I like the background of this photo, the sun shining on the water and the little round house towards the left. Photo courtesy of the growthlist.com
To assess my situation with regards to friendships and the matters of the heart:
It’s very pathetic, arguably the worst of all time.
I’m fifty-one years old, and for various reasons, stemming from being on the autism spectrum and being mainstreamed into the neurotypical community since age six due to my being high functioning,
I have never really been in a relationship.
I was seen by too many folks as being too much of a so-called “geek” or “nerd” to have any girl be really attracted to me in that way during my school days.
And being, according to an acquaintance I had in college, sometimes very rude, and not even knowing it, doomed me to essentially spending my social life alone with a pronounced lack of interested female suitors.
Now don’t get me wrong, I had a few friends in those formative years, some of which I’m still friends with today; it’s not like I was or am completely all by my lonesome.
But as far as romance and finding and having a life partner, though I’m fully aware that I’m not alone in being without a significant other,
The writing is apparently on the wall.
The way that my brain is wired, socially and otherwise, combined with my having been in the neurotypical world for over four decades,
In my opinion renders it more or less futile for me to have any female of substance be interested in me to the point of wanting to spend a lifetime together.
For those who think I’m just playing the victim in a proverbial, “Woe Is Me” way (and I know you’re out there)…
I have to disagree with that, as that is definitely not my intent.
I also know what at least some people who might be reading this are saying:
“You need to get out there and take some risks! A significant other is not just gonna fall into your lap!”
“Why don’t you join some meet-ups or support groups of fellow aspies?”
“You need to make yourself more attractive to women!”
“Why don’t you find a girlfriend who is likewise on the spectrum?”
Those are all legitimate suggestions, but in the twenty some-odd years since I discovered that I had Asperger’s, I realized one particular thing that pretty much took me every one of those twenty some-odd years to realize and accept…
I am not really a people person.
I pretend to be, and have tried to be for the bulk of my life.
But I have miserably failed much too often for those efforts to be effective, as the lack of a someone who cares about me romantically and the fact that I have either been fired or forced to resign from nearly every job I have ever had, never lasting more than three years in any place of employment,
Illustrates the realization that I’m not really a people person, never was, and likely never will be.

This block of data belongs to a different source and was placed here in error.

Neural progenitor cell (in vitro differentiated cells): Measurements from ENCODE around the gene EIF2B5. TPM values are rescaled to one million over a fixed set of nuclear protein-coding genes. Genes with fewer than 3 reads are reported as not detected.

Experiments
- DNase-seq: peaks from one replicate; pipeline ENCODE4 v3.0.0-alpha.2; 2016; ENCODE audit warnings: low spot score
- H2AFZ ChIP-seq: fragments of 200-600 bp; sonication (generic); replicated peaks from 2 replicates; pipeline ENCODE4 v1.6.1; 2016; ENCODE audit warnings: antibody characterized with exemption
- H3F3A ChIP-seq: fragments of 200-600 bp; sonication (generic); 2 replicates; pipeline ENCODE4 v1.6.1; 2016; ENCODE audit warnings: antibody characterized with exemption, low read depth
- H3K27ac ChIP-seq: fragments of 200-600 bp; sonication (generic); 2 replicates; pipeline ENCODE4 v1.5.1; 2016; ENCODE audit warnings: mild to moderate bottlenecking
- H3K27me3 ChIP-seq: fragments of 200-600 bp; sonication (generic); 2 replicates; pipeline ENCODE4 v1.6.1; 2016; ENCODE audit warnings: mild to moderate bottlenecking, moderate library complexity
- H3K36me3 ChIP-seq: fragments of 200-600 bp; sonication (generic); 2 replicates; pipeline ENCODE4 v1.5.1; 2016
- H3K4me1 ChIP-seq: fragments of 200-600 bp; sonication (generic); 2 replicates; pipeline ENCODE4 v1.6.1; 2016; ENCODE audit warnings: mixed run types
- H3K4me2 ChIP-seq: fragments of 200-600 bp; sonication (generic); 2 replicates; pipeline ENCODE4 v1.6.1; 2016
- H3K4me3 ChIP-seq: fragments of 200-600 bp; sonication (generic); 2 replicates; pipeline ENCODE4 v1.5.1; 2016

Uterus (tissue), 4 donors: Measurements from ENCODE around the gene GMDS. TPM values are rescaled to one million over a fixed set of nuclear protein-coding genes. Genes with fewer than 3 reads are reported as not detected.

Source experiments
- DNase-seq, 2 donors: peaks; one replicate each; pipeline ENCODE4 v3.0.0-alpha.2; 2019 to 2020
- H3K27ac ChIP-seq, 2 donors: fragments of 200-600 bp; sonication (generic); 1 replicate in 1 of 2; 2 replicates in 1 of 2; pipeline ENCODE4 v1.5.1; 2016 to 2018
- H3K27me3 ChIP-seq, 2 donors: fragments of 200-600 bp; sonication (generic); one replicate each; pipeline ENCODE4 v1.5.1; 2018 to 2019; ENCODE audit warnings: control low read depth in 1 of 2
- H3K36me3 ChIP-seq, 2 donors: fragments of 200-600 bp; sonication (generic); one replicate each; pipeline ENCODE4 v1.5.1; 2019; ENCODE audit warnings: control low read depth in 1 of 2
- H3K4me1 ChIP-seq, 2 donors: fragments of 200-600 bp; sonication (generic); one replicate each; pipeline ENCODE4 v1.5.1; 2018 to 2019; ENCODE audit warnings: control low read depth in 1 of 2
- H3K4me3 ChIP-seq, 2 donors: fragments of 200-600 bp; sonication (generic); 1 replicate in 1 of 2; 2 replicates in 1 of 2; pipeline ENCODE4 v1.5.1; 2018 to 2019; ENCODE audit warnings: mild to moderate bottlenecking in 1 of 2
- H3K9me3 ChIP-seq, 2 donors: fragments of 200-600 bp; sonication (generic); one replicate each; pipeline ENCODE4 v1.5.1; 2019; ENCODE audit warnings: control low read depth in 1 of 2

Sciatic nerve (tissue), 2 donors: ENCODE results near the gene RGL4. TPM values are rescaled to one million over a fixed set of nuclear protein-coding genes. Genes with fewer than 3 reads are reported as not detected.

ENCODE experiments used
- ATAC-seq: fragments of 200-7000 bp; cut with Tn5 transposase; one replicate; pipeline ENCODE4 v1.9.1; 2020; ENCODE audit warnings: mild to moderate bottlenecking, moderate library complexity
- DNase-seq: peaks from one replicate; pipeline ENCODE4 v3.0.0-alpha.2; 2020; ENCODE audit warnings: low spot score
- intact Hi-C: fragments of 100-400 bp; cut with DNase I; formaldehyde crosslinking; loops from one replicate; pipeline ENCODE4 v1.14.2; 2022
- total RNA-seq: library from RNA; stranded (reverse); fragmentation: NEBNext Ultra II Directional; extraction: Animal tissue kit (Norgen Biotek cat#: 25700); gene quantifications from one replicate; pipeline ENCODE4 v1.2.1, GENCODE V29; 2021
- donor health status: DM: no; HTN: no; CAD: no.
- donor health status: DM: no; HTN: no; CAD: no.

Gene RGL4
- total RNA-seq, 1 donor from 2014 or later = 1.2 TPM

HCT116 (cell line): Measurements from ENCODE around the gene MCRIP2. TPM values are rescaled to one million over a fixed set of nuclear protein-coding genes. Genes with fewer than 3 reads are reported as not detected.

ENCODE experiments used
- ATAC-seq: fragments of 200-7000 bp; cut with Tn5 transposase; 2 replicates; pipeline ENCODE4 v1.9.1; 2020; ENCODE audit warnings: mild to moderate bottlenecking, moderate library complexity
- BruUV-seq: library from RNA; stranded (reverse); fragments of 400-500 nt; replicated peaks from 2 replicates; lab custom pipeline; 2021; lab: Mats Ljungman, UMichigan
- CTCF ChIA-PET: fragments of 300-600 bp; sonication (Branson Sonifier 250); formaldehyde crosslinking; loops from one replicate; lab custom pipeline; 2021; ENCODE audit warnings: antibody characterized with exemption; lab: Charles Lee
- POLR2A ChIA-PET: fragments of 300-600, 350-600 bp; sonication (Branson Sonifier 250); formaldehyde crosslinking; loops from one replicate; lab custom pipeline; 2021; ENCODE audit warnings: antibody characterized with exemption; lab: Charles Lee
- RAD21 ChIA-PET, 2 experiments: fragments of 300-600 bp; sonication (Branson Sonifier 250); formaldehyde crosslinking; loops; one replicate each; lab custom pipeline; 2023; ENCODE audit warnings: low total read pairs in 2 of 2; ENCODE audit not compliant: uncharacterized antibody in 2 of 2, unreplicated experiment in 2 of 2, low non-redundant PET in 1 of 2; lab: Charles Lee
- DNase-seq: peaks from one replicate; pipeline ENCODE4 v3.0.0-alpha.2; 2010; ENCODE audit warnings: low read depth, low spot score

In a way, as far as having someone in my life, it’s a “Damned if you do, damned if you don’t” situation.
On one hand, like anyone else with a heart, a brain, and flesh, pangs for female companionship bubble up within me periodically.
But I know that if I did happen to get involved with someone, even someone whom I was attracted to, the way that my natural personality is I’m convinced that it won’t last long.
In other words, a significant reason I have no one is by my own choosing; I don’t want to hurt anyone or have anyone end up disliking me.
And unlike most neurotypicals, I truly feel that I wouldn’t be able to emotionally handle someone I was romantically fond of – if not in love with – break up with me and say “I still want to be friends”, which to me is perhaps the biggest lie in existence.
In short, I’ve found myself choosing to be alone because I don’t want to hurt anyone.
It makes for a lonely life, which being a human being has not and is not pleasant.
But considering the kind of person that I am, I think that it’s also inevitable.
It would have been nice if my brain was better wired to be able to be in a relationship, but it’s not.
Which is why I predict that I’ll die alone.
Am I happy about it? Of course not!
But I would have also been unhappy if my life trying to have romantic relationships matched my life in the workforce, which ranged from needing to improve to flat-out terrible.
I suppose that’s the way it is.
Being alone is something which I’m forced to accept.
I only hope and pray that God gives me the strength to do so.
OH, BY THE WAY: About finding a female who’s likewise on the high-functioning autism spectrum…
That’s a good idea in theory, except for the fact that males outnumber females on the spectrum by an average of five to one.
Which makes finding a girlfriend in that community akin to finding a needle in three haystacks.
OH, BY THE WAY, PART TWO: I know that many aspies and folks on the spectrum are married and have relationships, and I am happy that they are able to be successful in that.
I want to make crystal clear that in this context, I am not speaking for anyone on the autism spectrum except for one person:
I really like the background of this photo, too, the clouds and the lake and the wide open spaces. Photo courtesy of hevria.com